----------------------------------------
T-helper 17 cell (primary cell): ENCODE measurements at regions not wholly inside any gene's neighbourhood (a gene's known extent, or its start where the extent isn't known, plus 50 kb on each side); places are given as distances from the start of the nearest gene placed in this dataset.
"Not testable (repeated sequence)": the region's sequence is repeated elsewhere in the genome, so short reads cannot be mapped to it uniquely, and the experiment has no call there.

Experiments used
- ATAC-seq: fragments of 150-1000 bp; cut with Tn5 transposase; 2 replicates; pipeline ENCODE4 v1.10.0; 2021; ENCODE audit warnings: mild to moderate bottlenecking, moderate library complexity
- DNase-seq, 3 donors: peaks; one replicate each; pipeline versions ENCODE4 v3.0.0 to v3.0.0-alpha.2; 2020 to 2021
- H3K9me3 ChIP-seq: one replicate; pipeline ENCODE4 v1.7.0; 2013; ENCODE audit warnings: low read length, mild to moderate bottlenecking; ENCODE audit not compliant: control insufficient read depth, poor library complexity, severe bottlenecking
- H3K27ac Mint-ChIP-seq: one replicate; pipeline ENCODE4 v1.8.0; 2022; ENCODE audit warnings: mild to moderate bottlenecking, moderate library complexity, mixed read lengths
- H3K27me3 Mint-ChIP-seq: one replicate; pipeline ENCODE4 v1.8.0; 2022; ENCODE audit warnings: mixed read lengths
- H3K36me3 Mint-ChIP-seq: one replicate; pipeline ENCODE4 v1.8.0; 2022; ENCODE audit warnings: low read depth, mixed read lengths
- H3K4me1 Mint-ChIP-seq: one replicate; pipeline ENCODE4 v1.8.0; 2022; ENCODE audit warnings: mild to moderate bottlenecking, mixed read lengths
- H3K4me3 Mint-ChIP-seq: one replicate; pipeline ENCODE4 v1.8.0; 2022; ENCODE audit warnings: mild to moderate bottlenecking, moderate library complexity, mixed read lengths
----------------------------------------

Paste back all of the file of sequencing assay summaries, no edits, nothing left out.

T-helper 17 cell (primary cell): ENCODE measurements at regions not wholly inside any gene's neighbourhood (a gene's known extent, or its start where the extent isn't known, plus 50 kb on each side); places are given as distances from the start of the nearest gene placed in this dataset.
"Not testable (repeated sequence)": the region's sequence is repeated elsewhere in the genome, so short reads cannot be mapped to it uniquely, and the experiment has no call there.

Experiments used
- ATAC-seq: fragments of 150-1000 bp; cut with Tn5 transposase; 2 replicates; pipeline ENCODE4 v1.10.0; 2021; ENCODE audit warnings: mild to moderate bottlenecking, moderate library complexity
- DNase-seq, 3 donors: peaks; one replicate each; pipeline versions ENCODE4 v3.0.0 to v3.0.0-alpha.2; 2020 to 2021
- H3K9me3 ChIP-seq: one replicate; pipeline ENCODE4 v1.7.0; 2013; ENCODE audit warnings: low read length, mild to moderate bottlenecking; ENCODE audit not compliant: control insufficient read depth, poor library complexity, severe bottlenecking
- H3K27ac Mint-ChIP-seq: one replicate; pipeline ENCODE4 v1.8.0; 2022; ENCODE audit warnings: mild to moderate bottlenecking, moderate library complexity, mixed read lengths
- H3K27me3 Mint-ChIP-seq: one replicate; pipeline ENCODE4 v1.8.0; 2022; ENCODE audit warnings: mixed read lengths
- H3K36me3 Mint-ChIP-seq: one replicate; pipeline ENCODE4 v1.8.0; 2022; ENCODE audit warnings: low read depth, mixed read lengths
- H3K4me1 Mint-ChIP-seq: one replicate; pipeline ENCODE4 v1.8.0; 2022; ENCODE audit warnings: mild to moderate bottlenecking, mixed read lengths
- H3K4me3 Mint-ChIP-seq: one replicate; pipeline ENCODE4 v1.8.0; 2022; ENCODE audit warnings: mild to moderate bottlenecking, moderate library complexity, mixed read lengths